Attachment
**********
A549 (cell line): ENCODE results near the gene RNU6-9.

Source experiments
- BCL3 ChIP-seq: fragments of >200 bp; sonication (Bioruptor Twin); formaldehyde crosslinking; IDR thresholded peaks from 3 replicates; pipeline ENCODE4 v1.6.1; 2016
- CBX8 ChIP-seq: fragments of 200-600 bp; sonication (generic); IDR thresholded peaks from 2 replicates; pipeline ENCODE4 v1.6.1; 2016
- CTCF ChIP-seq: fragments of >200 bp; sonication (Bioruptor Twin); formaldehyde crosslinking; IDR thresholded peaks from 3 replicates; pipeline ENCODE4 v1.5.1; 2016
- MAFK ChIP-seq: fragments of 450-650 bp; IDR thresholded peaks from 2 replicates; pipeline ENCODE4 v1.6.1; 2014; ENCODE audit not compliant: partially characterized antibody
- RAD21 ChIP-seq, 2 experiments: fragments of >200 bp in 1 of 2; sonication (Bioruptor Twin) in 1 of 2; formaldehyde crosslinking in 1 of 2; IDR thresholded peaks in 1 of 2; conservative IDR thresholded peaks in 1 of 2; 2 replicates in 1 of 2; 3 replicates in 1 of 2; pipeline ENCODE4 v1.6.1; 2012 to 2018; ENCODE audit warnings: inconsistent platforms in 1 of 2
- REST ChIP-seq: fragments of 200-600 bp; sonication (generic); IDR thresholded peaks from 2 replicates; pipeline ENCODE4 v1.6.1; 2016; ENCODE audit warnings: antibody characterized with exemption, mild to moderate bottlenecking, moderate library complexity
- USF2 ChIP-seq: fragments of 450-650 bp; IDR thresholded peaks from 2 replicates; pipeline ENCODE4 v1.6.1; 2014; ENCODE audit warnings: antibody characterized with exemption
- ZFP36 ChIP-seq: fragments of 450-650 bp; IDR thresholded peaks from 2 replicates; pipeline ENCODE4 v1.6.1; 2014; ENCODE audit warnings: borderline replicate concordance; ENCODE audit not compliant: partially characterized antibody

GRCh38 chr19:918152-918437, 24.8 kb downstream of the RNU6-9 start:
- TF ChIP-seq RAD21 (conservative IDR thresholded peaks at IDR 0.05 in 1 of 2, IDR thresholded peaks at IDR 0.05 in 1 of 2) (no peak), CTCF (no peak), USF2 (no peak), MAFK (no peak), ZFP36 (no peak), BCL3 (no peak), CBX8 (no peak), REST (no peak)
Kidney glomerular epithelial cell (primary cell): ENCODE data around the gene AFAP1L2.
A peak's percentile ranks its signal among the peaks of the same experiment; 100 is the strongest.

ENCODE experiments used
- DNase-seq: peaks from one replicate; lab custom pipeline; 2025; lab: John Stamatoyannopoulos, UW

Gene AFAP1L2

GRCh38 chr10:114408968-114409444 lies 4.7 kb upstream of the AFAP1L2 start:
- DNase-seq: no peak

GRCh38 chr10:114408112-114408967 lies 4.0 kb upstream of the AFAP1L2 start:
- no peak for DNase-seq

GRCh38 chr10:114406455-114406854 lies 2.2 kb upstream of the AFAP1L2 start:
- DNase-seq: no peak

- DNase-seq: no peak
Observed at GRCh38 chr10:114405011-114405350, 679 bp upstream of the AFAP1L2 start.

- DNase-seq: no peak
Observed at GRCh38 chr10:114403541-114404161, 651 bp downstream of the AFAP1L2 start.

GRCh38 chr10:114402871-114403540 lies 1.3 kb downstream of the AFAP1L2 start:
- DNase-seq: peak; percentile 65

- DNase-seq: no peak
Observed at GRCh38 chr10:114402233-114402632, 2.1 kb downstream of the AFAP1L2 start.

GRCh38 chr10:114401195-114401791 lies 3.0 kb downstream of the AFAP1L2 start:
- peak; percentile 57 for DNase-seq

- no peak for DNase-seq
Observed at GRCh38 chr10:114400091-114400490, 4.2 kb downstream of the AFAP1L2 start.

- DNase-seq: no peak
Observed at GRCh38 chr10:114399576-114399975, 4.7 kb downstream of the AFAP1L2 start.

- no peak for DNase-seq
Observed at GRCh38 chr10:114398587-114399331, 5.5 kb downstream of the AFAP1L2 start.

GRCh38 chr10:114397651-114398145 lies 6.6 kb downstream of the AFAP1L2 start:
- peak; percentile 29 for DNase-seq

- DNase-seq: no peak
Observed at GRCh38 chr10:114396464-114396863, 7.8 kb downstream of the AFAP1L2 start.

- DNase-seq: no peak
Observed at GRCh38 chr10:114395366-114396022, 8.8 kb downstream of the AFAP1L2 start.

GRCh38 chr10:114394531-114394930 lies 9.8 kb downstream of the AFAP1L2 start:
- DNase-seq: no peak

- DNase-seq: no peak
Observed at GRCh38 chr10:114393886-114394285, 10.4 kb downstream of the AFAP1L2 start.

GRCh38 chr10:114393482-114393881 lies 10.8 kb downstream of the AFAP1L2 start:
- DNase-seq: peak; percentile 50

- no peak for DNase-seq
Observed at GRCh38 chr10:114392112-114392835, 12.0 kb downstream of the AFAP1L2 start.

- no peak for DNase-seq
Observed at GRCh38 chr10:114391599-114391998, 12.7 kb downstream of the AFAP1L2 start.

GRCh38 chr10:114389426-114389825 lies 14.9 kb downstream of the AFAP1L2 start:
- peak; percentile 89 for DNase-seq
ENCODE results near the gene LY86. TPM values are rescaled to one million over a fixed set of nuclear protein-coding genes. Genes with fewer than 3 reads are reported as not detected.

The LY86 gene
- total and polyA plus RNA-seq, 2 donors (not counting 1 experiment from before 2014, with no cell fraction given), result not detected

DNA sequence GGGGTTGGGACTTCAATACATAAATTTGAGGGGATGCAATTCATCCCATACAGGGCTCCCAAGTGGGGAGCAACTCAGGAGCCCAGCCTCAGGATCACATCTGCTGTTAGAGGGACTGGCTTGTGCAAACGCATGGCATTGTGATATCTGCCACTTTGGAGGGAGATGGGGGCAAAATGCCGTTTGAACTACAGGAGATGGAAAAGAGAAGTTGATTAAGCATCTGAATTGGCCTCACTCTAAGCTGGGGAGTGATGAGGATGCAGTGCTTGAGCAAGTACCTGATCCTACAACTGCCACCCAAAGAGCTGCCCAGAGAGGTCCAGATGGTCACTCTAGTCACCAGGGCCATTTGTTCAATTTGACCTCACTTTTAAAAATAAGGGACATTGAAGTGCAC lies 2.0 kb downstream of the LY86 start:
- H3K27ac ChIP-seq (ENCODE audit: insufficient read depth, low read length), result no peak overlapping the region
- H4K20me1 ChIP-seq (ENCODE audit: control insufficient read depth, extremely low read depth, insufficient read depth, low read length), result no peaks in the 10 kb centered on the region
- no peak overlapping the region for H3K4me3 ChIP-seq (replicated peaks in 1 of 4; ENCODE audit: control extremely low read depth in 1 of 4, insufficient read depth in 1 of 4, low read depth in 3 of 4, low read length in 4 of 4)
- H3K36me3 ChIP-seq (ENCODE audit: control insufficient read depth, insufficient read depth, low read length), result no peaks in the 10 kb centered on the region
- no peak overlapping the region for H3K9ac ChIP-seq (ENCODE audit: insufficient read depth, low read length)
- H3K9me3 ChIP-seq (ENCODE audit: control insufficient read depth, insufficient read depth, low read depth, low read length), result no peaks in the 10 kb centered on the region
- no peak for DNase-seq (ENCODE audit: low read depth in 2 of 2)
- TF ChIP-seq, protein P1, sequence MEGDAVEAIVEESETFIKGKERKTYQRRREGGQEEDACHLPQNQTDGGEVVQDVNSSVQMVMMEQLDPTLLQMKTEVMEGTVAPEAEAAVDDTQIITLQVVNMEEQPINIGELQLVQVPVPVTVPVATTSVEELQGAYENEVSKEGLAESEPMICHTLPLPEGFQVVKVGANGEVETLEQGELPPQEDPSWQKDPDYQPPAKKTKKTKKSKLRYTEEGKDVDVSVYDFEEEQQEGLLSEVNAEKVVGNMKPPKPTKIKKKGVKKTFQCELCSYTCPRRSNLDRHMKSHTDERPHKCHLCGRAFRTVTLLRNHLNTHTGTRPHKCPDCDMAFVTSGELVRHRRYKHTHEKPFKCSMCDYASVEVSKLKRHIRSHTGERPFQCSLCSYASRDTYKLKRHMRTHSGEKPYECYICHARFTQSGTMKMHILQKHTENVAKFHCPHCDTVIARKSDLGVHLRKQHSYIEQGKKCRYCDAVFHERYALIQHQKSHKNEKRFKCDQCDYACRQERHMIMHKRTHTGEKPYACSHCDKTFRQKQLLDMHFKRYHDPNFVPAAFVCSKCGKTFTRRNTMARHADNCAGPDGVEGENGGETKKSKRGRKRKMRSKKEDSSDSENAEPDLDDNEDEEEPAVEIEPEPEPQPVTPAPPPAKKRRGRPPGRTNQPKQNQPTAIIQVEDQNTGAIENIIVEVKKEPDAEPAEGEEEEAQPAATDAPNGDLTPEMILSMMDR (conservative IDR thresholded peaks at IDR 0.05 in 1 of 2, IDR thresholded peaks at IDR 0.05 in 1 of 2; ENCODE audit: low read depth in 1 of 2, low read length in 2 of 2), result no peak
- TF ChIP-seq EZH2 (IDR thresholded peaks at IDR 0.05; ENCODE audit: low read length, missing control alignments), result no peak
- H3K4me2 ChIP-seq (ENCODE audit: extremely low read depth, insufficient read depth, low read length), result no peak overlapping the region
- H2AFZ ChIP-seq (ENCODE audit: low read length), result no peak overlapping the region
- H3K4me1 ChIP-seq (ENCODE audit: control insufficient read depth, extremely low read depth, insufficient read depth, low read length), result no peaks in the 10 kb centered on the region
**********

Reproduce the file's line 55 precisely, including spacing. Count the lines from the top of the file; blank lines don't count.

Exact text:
Observed at GRCh38 chr10:114391599-114391998, 12.7 kb downstream of the AFAP1L2 start.